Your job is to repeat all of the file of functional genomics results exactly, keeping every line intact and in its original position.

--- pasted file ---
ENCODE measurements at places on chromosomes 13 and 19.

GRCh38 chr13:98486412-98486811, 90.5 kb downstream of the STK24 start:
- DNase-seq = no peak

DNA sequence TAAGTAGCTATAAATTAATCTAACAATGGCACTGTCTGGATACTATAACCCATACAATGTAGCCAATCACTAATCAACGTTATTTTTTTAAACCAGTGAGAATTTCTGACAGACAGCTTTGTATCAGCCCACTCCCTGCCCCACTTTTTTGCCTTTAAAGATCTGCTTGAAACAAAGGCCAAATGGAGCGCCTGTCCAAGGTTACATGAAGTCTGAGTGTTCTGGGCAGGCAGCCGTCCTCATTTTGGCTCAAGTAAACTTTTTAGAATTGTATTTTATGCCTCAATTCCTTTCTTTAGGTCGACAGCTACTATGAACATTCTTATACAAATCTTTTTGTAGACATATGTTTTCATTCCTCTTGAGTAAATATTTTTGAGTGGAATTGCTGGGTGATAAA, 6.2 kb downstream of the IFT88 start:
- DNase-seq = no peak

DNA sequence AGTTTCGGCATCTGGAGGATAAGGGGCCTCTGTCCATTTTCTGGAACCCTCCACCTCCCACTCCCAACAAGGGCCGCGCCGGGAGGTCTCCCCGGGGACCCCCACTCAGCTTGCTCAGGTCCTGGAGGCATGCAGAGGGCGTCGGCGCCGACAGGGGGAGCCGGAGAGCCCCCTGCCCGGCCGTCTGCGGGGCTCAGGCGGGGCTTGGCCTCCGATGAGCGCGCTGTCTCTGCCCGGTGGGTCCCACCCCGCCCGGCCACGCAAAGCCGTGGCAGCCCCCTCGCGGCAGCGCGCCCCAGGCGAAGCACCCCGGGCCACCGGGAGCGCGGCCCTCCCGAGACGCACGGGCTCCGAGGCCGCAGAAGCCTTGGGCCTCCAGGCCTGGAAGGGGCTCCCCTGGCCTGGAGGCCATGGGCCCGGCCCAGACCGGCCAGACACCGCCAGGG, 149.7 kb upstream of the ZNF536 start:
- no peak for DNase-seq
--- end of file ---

ENCODE measurements at places on chromosomes 13 and 19.

GRCh38 chr13:98486412-98486811, 90.5 kb downstream of the STK24 start:
- DNase-seq = no peak

DNA sequence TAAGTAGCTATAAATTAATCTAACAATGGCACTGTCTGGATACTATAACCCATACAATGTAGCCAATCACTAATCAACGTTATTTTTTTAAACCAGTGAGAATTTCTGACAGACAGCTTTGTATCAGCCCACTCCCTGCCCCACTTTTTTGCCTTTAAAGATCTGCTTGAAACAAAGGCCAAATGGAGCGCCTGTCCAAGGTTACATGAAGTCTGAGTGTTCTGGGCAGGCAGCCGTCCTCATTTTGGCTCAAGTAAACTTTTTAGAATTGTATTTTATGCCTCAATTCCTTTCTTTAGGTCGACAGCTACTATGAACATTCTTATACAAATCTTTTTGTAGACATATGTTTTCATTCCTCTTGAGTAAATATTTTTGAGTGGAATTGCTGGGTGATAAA, 6.2 kb downstream of the IFT88 start:
- DNase-seq = no peak

DNA sequence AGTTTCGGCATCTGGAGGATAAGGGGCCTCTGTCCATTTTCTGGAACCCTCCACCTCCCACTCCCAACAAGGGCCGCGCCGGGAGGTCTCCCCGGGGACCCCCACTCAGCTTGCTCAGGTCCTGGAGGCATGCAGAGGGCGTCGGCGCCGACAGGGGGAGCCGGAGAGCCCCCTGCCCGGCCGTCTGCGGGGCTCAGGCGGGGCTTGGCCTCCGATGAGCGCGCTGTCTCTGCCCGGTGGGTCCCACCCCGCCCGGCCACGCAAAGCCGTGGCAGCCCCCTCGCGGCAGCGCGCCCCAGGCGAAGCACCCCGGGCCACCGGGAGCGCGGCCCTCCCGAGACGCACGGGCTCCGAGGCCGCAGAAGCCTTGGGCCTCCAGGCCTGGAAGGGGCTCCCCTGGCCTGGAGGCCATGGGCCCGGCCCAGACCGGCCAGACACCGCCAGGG, 149.7 kb upstream of the ZNF536 start:
- no peak for DNase-seq